Skidmore, D. and Murakami, K., 2010. How prosody marks shifts in footing in classroom discourse. International Journal of Educational Research, 49 (2-3), pp. 69-77.
Prosody refers to features of speech such as intonation, volume and pace. In this paper, we examine teacher–student dialogue in an English lesson at a secondary school in England, using Conversation Analysis notation to mark features of prosody. We also make connections with Goffman's theoretical concept of footing. We show that, within an episode of teacher-led plenary discourse, prosody may be used to signal shifts in footing between different kinds of pedagogic activity. We identify: (i) teacher-led IRF (Initiation–Response–Feedback) discussion; (ii) the teacher's modelling of exploratory talk; (iii) a shift to instruction-giving. If teachers are able to model the enquiring tone of exploratory talk, they may in turn encourage more thoughtful contributions from students.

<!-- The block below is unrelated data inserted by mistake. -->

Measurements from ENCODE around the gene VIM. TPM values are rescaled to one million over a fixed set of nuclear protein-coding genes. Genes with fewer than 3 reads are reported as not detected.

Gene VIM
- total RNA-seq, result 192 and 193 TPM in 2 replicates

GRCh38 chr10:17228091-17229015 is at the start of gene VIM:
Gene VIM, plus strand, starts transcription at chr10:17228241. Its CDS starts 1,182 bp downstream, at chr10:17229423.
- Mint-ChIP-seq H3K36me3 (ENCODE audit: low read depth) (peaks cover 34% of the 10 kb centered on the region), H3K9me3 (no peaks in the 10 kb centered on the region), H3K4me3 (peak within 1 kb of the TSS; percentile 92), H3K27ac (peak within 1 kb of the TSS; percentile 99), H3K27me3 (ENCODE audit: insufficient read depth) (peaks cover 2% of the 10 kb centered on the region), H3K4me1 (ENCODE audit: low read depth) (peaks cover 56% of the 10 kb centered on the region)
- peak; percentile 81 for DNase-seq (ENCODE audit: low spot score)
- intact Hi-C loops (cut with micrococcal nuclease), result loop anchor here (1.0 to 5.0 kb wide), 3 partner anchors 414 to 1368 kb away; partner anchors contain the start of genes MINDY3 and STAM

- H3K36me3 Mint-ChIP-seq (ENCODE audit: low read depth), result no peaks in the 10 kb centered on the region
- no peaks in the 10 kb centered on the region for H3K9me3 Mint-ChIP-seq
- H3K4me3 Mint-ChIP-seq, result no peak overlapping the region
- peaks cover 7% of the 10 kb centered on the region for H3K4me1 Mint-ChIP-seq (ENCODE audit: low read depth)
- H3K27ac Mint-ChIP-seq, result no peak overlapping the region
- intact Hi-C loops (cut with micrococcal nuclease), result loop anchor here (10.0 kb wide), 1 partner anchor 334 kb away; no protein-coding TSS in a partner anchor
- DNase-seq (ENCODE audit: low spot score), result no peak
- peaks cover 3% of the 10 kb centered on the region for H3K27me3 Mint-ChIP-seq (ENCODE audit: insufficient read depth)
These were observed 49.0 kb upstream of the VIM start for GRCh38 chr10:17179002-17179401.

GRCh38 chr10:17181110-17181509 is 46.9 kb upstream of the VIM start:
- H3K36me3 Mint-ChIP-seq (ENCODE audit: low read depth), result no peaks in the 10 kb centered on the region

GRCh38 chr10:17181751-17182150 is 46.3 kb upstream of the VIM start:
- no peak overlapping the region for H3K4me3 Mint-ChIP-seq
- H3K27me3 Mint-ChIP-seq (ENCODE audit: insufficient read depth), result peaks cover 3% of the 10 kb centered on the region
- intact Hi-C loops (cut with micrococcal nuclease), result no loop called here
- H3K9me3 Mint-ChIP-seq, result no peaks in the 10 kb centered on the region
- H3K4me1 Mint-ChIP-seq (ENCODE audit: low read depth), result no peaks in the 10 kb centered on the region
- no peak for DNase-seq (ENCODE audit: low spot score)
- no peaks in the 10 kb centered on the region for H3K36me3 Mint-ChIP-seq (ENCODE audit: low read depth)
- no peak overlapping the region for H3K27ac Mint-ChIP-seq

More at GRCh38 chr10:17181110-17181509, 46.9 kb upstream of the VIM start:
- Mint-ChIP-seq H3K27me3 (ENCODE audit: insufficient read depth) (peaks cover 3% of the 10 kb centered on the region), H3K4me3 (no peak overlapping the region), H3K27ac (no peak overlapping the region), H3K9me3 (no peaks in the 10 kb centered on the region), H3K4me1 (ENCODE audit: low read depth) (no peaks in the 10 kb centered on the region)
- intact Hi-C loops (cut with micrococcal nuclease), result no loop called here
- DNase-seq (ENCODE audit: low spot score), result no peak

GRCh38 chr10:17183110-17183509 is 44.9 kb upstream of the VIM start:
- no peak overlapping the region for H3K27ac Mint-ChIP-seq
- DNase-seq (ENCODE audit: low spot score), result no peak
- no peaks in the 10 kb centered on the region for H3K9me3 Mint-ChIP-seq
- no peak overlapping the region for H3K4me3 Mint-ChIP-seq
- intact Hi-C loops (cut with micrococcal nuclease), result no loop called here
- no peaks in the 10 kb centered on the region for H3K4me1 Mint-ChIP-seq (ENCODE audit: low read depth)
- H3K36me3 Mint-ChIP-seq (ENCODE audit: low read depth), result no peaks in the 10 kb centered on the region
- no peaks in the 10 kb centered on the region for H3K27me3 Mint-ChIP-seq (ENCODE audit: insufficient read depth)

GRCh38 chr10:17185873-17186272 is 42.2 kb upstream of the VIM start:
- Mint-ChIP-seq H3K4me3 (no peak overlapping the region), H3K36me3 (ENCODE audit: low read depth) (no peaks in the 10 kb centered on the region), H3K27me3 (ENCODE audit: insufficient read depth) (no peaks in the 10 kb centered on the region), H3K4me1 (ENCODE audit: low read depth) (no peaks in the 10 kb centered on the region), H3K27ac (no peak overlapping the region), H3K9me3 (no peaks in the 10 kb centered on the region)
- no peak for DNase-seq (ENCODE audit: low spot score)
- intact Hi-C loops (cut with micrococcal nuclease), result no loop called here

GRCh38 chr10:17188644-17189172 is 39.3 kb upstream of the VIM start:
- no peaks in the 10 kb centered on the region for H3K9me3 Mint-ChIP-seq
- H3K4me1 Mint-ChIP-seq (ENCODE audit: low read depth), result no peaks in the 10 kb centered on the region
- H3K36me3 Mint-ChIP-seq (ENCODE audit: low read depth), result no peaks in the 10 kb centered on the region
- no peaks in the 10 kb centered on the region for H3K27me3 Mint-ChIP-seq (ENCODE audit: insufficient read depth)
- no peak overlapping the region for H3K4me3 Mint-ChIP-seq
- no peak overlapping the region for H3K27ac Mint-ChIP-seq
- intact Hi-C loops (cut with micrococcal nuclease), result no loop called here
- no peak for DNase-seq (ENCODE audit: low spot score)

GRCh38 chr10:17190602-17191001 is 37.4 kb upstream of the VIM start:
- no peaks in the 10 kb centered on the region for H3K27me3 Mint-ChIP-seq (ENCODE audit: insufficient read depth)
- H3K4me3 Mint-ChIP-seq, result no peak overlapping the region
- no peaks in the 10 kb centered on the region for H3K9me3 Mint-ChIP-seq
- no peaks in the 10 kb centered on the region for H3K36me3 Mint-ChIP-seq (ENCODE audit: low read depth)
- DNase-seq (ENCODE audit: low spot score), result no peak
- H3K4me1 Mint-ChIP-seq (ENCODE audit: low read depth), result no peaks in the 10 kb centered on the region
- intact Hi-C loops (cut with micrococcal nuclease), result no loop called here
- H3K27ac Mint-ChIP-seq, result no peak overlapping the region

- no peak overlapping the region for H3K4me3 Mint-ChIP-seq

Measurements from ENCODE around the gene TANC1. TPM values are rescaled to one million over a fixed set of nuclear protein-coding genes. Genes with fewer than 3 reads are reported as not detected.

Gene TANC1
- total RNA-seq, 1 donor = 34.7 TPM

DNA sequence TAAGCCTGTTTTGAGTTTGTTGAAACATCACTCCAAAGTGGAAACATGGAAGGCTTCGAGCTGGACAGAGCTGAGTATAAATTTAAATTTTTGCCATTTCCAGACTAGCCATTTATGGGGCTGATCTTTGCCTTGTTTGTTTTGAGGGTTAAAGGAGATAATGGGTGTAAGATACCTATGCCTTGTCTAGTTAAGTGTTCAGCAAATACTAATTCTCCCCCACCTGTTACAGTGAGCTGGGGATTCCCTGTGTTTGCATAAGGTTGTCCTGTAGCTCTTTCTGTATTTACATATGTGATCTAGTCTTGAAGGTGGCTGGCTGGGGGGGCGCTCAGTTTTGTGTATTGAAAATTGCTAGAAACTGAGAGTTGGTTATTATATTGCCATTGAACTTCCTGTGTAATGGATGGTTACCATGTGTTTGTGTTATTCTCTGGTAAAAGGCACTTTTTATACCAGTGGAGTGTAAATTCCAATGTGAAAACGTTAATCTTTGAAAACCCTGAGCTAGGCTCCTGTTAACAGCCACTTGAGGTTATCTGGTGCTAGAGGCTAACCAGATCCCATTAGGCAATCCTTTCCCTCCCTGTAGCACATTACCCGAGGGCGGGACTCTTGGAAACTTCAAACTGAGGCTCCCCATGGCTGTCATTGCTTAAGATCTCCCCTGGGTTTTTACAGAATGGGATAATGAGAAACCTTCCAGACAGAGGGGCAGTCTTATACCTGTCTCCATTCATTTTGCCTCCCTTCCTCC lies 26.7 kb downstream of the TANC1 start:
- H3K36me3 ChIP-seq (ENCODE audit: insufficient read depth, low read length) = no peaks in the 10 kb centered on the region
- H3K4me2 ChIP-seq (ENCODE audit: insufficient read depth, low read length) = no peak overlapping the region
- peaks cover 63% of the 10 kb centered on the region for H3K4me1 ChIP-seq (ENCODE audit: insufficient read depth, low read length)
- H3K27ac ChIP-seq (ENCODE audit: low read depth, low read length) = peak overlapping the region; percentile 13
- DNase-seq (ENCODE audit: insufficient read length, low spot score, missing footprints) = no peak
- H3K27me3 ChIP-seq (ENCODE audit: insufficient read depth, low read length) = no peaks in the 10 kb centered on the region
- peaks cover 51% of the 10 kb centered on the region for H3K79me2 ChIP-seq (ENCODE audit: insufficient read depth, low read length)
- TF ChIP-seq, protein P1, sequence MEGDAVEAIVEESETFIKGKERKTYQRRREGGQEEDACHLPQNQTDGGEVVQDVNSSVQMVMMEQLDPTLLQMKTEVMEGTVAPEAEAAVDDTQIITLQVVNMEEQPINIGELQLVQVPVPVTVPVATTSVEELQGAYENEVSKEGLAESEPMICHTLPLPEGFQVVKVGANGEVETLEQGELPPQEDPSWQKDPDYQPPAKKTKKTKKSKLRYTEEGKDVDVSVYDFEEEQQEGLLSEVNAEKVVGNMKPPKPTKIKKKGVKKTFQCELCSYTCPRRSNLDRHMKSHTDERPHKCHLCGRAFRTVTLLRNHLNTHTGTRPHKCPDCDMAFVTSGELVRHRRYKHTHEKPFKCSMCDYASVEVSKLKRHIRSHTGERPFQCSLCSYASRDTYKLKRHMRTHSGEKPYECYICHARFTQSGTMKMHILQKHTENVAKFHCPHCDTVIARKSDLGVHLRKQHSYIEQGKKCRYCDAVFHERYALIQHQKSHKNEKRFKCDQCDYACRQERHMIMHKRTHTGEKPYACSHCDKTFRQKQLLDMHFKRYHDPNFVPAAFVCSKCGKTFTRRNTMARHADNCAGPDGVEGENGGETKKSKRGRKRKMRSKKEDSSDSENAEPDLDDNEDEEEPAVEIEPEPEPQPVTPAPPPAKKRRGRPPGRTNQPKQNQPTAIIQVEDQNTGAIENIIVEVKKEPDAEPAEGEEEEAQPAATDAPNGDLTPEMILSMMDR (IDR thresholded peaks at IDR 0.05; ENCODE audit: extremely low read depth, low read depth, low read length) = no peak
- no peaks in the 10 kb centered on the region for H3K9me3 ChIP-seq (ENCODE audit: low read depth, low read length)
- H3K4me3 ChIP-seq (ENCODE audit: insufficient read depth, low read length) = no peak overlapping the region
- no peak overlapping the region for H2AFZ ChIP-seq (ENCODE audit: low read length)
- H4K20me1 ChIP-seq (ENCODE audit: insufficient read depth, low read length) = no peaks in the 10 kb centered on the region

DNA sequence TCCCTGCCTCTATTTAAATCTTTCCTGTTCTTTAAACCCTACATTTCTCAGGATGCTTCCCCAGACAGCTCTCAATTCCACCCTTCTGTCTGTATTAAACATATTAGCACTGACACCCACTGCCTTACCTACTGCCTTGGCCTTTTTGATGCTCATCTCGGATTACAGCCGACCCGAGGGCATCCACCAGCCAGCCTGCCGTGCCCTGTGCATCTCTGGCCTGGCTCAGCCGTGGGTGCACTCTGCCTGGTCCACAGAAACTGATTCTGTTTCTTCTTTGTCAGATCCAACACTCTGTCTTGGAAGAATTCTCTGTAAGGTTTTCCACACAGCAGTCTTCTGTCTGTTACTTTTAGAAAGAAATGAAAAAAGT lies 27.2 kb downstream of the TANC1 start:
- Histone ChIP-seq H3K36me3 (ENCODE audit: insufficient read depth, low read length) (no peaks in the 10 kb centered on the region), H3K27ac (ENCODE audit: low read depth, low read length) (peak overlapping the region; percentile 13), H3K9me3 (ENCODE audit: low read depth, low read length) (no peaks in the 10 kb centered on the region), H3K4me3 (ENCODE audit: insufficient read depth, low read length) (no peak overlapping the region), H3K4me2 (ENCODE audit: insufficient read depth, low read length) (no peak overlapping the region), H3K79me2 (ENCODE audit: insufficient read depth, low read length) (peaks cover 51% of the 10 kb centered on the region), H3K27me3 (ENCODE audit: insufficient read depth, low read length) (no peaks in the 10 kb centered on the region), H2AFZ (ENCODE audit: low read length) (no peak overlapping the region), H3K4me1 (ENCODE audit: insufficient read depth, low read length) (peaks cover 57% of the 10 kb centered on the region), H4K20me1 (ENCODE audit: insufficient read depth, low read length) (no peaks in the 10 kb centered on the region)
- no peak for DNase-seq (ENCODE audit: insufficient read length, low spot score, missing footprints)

|Item Type ||Articles|
|Creators||Skidmore, D.and Murakami, K.|
|Departments||Faculty of Humanities & Social Sciences > Education|
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